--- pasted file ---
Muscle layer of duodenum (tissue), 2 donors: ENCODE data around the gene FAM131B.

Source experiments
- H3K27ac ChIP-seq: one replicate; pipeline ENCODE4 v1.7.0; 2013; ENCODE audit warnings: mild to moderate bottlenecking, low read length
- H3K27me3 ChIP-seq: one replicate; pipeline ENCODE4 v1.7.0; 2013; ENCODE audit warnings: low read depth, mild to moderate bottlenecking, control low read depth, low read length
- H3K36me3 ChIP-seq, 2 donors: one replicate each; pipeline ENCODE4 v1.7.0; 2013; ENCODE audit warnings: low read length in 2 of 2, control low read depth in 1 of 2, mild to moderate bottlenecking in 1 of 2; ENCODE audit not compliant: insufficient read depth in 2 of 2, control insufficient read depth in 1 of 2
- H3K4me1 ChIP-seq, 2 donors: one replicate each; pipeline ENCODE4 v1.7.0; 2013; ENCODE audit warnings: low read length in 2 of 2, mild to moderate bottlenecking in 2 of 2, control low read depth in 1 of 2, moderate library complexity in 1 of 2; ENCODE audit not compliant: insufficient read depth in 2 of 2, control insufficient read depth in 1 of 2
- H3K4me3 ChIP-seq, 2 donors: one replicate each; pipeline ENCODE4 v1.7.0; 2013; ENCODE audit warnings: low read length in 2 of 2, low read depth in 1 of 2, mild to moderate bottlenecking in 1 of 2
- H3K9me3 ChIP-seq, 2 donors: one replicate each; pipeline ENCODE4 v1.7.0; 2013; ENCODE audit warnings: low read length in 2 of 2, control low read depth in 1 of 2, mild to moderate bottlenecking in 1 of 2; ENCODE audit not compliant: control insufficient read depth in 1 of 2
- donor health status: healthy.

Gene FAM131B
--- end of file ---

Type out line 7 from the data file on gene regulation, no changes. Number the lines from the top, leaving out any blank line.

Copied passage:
- H3K4me3 ChIP-seq, 2 donors: one replicate each; pipeline ENCODE4 v1.7.0; 2013; ENCODE audit warnings: low read length in 2 of 2, low read depth in 1 of 2, mild to moderate bottlenecking in 1 of 2